Dark Side of Smart Grid – Privacy and Exponential Data Growth

MSNBC has a post on the impact of power meters most don’t talk about.  The fact that power meters provide data on what you do in your house and all this data is going to mean petabytes of data.

What will talking power meters say about you?

Posted: Friday, October 9 2009 at 05:00 am CT by Bob Sullivan

Would you sign up for a discount with your power company in exchange for surrendering control of your thermostat? What if it means that, one day, your auto insurance company will know that you regularly arrive home on weekends at 2:15 a.m., just after the bars close?

Welcome to the complex world of the Smart Grid, which may very well pit environmental concerns against thorny privacy issues. If you think such debates are purely philosophical, you’re behind the times.

The gov’t is bringing up privacy concerns.

Pepco’s discount plan is among the first signs that the futuristic “Smart Grid” has already arrived. Up to three-fourths of the homes in the United States are expected to be placed on the “Smart Grid” in the next decade, collecting and storing data on the habits of their residents by the petabyte. And while there’s no reason to believe Pepco or other utilities will share the data with outside firms, some experts are already asking the question: Will saving the planet mean inviting Big Brother into the home? Or at least, as Commerce Secretary Gary Locke recently warned, will privacy concerns be the “Achilles’ heel” of the Smart Grid?

The dark side of what could be is discussed.

Dark side of a bright idea
But others see a darker side. Utility companies, by gathering hundreds of billions of data points about us, could reconstruct much of our daily lives -- when we wake up, when we go home, when we go on vacation, perhaps even when we draw a hot bath. They might sell this information to marketing companies -- perhaps a travel agency will send brochures right when the family vacation is about to arrive. Law enforcement officials might use this information against us ("Where were you last night? Home watching TV? That's not what the power company says … ”). Divorce lawyers could subpoena the data ("You say you're a good parent, but your children are forced to sleep in 61-degree rooms. For shame ..."). A credit bureau or insurance company could penalize you because your energy use patterns are similar to those of other troublesome consumers. Or criminals could spy the data, then plan home burglaries with fine-tuned accuracy.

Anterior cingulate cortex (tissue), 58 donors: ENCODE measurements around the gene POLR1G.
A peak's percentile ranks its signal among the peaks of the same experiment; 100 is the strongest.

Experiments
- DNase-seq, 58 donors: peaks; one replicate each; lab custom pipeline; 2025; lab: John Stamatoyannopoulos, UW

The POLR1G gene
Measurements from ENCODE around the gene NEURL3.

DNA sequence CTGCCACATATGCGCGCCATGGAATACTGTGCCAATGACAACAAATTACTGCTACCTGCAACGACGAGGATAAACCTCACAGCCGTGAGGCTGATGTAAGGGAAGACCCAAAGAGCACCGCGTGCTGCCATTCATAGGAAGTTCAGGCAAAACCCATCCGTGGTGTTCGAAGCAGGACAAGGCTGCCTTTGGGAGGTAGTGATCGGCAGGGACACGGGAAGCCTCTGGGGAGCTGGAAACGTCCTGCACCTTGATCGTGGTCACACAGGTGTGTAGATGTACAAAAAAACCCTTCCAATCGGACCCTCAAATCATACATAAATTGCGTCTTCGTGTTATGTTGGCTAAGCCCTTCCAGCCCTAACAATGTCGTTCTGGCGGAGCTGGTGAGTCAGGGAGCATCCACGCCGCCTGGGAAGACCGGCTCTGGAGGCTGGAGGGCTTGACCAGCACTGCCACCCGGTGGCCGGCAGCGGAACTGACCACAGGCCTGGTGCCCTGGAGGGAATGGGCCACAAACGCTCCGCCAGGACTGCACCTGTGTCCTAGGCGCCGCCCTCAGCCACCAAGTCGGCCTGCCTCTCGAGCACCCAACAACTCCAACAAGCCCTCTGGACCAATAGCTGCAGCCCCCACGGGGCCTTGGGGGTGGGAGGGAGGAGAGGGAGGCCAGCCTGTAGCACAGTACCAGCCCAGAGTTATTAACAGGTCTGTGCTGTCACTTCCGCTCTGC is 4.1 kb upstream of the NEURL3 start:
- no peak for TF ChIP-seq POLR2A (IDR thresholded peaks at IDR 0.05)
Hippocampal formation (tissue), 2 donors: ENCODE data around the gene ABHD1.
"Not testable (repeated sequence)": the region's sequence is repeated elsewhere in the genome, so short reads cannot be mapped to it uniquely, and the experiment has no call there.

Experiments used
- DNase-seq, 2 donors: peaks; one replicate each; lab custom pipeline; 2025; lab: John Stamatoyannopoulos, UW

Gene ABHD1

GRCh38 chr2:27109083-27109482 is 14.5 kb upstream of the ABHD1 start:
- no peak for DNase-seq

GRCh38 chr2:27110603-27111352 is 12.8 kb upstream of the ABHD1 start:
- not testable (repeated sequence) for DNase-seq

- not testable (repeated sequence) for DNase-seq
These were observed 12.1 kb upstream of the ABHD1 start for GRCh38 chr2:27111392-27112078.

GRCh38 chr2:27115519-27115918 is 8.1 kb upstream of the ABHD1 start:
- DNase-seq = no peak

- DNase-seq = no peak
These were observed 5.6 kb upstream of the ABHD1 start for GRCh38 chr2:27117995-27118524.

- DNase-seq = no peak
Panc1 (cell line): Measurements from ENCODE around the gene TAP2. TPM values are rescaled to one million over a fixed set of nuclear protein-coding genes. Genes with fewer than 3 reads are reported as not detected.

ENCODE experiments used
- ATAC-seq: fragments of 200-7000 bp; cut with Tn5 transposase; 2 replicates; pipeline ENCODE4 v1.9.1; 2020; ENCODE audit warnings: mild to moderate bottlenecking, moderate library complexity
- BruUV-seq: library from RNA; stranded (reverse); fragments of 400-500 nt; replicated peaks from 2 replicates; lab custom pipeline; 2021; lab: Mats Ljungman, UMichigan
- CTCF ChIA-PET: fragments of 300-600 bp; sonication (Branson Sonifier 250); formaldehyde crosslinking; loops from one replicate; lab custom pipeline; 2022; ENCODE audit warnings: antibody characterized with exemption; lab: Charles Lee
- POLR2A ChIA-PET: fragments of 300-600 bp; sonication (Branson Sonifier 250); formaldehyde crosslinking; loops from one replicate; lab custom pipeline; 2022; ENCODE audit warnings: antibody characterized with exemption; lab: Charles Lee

How big is the data growth?

According to a recent discussion by experts at Smart Grid Security, here’s a quick explanation of the sudden explosion in data. In the United Kingdom, for example, 44 million homes had been creating 88 million data entries per year. Under a new two-way, smart system, new meters would create 32 billion data entries. Pacific Gas & Electric of California says it plans to collect 170 megabytes of data per smart meter, per year. And if about 100 million meters are installed as expected in the United States by 2019, 100 petabytes (a million gigabytes) of data could be generated during the next 10 years.

And you can expect storage vendors and enterprise consultants to support the mindset to leverage the data.

"Once a company monetizes data it collects, even if the amount is small, it is very reluctant to give it up," he said. Many companies he audits have robust privacy policies but end up using information in ways that frustrate or cost consumers, he said. "They talk a good game, but I'm sure (utility companies) will find ways to use the data, and not necessarily to benefit people but to harm people."

This complexity of privacy and data storage is part of why I have not focused much effort on the consumer smart meter market.  Applying the concepts of smart metering in data centers and commercial buildings has the potential to be adopted much quicker and supports energy efficiency and the green data center.